In his journal Jean Anyon conducted a survey that targeted fifth grade students and teachers with a focus to obtain social class difference. On September 15th 1978 and June 20th 1979 Jean conducted a study containing teaching methods and social class. It entailed how students approached different subjects in school connected to their social background. However, social class is determined greatly by personal income. The way one relate to his/her surrounding economically in terms of goods, services and culture that terms the social class.
For instance, the possession of material and how one contribute to the market place in a certain class of life. In that manner one is involved in social control. Social relationship is another determiner of social class. The way one interact with people really matters. Decision making, communication and speed of performance are what will categorize your social class. The way one relate to work will state his/her social class. Most of Americans are routine workers. They work on a daily basis on different classes. We have the white collar workers and the blue collar workers. The white collars are learned and their work entails office work. The blue collar is casual laborers who are unskilled or semi-skilled.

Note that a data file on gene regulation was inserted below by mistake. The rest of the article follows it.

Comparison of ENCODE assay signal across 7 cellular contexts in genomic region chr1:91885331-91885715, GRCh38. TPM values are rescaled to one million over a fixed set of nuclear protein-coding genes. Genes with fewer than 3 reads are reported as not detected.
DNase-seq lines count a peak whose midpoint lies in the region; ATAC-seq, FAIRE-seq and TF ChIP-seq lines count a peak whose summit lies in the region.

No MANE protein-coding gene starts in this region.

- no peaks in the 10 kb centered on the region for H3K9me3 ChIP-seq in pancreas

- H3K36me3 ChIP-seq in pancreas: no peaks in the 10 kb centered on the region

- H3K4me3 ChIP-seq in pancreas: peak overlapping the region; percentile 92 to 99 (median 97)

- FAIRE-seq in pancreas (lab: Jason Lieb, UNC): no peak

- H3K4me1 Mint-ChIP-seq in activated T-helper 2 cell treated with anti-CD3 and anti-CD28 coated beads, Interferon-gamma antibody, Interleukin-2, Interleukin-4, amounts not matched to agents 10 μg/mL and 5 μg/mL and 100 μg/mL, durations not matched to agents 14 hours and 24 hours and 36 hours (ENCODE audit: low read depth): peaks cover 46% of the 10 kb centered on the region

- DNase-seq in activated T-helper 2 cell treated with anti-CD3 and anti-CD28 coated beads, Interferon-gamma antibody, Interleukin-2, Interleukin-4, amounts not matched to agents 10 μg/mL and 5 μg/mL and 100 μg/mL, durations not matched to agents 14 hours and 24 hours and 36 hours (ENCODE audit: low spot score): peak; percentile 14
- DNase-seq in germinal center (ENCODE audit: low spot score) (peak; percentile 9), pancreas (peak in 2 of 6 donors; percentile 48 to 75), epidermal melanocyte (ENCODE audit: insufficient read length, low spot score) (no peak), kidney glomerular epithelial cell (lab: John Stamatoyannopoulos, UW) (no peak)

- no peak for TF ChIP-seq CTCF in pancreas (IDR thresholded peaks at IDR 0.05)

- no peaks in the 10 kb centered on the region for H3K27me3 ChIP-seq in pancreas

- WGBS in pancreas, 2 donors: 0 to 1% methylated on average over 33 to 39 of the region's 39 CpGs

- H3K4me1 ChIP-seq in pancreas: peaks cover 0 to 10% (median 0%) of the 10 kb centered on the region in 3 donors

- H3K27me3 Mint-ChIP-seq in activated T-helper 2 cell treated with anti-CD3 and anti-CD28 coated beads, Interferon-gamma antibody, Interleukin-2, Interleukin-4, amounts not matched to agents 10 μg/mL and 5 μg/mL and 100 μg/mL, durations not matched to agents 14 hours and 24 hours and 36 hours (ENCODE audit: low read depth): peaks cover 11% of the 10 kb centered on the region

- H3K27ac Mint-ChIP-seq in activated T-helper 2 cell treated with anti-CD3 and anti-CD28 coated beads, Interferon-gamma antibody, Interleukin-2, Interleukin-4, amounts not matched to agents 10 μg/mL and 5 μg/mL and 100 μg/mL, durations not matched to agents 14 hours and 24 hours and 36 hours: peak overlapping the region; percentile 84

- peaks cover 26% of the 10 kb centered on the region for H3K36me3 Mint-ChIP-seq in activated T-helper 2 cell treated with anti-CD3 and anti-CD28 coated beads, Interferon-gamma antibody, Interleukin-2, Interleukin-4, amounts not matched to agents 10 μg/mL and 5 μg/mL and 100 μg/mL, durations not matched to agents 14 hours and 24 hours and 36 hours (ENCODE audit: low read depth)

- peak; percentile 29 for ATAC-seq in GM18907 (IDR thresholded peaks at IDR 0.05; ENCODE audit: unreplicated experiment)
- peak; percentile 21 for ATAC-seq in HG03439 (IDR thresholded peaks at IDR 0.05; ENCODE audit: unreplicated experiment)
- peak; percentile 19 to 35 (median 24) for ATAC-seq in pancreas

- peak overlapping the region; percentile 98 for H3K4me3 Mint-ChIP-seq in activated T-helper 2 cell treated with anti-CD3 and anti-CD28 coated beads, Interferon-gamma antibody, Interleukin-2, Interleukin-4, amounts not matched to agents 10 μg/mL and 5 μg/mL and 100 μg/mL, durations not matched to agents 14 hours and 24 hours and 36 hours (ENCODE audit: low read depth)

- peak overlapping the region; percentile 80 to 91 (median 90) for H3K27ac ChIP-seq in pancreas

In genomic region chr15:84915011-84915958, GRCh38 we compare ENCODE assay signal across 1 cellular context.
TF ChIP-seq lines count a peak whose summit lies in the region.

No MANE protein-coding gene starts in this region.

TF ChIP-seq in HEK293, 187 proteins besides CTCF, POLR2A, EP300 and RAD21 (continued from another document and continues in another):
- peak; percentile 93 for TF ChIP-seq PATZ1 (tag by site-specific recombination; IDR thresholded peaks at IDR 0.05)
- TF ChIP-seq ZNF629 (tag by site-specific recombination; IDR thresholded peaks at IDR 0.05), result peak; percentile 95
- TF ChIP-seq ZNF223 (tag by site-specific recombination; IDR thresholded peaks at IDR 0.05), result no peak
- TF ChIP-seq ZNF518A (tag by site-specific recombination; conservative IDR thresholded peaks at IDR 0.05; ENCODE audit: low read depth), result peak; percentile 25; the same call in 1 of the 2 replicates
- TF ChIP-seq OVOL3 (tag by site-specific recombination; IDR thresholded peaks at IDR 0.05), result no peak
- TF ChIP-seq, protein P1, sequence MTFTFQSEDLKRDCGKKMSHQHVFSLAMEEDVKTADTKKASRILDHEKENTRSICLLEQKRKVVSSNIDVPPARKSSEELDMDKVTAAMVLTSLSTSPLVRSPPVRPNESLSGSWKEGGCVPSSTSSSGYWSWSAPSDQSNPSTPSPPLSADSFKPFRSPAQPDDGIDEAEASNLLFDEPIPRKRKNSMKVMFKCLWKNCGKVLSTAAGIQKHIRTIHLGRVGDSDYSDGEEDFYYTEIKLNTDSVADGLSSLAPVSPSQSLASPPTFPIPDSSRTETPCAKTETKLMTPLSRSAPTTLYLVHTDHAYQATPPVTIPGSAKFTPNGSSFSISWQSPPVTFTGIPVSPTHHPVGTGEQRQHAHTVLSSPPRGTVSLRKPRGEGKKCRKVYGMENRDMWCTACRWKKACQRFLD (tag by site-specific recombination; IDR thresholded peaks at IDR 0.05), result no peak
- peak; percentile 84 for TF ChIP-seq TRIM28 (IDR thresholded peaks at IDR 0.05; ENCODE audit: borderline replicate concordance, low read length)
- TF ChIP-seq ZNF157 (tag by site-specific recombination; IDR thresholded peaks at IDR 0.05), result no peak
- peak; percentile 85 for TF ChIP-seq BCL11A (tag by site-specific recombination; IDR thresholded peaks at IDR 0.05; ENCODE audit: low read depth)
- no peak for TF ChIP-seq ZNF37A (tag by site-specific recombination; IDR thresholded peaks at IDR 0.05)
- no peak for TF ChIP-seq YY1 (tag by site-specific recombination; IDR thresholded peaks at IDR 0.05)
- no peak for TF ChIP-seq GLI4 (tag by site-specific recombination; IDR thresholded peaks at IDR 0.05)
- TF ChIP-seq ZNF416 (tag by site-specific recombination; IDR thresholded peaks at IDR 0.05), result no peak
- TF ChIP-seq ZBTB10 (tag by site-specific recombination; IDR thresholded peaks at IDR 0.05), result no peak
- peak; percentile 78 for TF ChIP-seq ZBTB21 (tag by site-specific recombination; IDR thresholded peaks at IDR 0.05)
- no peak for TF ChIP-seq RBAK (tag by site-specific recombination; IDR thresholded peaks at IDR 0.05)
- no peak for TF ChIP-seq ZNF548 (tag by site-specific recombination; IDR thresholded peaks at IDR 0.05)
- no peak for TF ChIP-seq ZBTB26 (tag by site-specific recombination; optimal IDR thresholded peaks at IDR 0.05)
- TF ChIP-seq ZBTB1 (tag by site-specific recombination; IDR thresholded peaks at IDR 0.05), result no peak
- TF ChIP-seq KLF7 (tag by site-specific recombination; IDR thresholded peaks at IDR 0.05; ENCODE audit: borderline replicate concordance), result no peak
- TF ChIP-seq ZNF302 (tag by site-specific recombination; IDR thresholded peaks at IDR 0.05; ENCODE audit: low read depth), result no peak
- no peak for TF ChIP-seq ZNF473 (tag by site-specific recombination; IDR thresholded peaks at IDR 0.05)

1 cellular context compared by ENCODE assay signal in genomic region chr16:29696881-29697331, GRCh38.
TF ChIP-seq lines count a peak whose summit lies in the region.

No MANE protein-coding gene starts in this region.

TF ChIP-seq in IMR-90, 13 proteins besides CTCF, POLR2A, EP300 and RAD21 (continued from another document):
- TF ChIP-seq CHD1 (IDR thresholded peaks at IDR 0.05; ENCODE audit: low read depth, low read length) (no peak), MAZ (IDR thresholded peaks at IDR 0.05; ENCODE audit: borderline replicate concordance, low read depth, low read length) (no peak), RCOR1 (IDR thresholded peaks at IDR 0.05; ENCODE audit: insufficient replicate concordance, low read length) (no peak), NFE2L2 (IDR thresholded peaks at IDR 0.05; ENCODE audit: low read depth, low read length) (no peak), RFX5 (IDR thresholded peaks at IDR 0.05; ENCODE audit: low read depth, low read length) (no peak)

Jean further breaks down to explain the different type of schools and how it affects the future wellbeing of students in his surveys in northern city of jersey and schools close to the jersey suburb. In his research he classified the first two schools as working class schools. In these schools he mentions the parents as per their job skill and ability. These parents are unskilled, semi-skilled and others are in the category of blue collar job. This class earns at least twelve thousand dollars per month making them fall below the poverty line standard in America. In many cases these children from working class often fall on blue collar category.
Jean elaborates about the second class of people which he terms as middle-class group. This group is well of and it comprises of mixture of types of people social class. They are further categorized in three different job classes. The first group entails parents who are at the top of social ladder; these mostly are managers, supervisors of firms and even employers. They are on the higher income level. The other class of people entails the middle class earners. These are clerks, secretaries, lawyers and engineers. Jean classifies them as affluent profession school. The blue collar job category that is called rich is another school of social class. These are well skilled and trained personnel. They include policemen, firemen, secretaries, job office and technicians.
Finally, we have the capital class. This is the executive class of people. The president, the vice-president members comprising of the cabinet. This group their income is stable and they interact on high level standard. Their children attend the high class level of school.